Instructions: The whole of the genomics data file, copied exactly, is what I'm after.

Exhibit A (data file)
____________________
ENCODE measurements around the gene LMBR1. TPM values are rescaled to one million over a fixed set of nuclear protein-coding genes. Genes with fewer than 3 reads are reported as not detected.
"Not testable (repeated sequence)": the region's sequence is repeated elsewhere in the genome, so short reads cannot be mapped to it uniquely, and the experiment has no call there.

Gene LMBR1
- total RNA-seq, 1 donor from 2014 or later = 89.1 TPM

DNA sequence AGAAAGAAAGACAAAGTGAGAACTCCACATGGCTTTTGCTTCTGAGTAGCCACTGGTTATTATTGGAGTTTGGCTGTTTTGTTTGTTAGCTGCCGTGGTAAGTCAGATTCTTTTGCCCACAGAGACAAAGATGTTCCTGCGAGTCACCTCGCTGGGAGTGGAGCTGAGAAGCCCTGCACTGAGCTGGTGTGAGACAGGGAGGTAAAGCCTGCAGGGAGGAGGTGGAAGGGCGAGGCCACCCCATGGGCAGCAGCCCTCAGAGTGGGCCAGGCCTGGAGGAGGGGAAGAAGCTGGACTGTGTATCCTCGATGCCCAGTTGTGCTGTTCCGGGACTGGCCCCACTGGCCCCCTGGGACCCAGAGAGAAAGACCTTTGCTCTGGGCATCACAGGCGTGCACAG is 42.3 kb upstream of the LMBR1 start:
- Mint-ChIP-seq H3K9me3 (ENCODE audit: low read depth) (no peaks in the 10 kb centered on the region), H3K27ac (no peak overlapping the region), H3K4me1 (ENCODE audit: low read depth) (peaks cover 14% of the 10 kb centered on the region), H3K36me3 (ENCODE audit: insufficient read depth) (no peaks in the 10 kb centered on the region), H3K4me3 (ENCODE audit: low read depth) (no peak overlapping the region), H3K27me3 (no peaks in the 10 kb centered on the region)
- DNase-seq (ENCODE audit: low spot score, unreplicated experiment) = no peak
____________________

ENCODE measurements around the gene LMBR1. TPM values are rescaled to one million over a fixed set of nuclear protein-coding genes. Genes with fewer than 3 reads are reported as not detected.
"Not testable (repeated sequence)": the region's sequence is repeated elsewhere in the genome, so short reads cannot be mapped to it uniquely, and the experiment has no call there.

Gene LMBR1
- total RNA-seq, 1 donor from 2014 or later = 89.1 TPM

DNA sequence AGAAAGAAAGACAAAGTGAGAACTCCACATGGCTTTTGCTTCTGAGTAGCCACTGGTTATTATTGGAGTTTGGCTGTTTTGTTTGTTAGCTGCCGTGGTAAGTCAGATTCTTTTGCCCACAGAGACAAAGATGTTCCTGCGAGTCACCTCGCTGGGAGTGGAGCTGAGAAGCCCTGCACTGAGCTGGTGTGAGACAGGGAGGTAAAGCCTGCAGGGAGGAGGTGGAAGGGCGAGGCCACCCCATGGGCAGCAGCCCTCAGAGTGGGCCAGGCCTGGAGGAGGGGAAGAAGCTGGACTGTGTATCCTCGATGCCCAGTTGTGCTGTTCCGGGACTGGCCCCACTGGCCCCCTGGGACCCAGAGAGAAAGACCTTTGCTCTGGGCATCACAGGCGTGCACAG is 42.3 kb upstream of the LMBR1 start:
- Mint-ChIP-seq H3K9me3 (ENCODE audit: low read depth) (no peaks in the 10 kb centered on the region), H3K27ac (no peak overlapping the region), H3K4me1 (ENCODE audit: low read depth) (peaks cover 14% of the 10 kb centered on the region), H3K36me3 (ENCODE audit: insufficient read depth) (no peaks in the 10 kb centered on the region), H3K4me3 (ENCODE audit: low read depth) (no peak overlapping the region), H3K27me3 (no peaks in the 10 kb centered on the region)
- DNase-seq (ENCODE audit: low spot score, unreplicated experiment) = no peak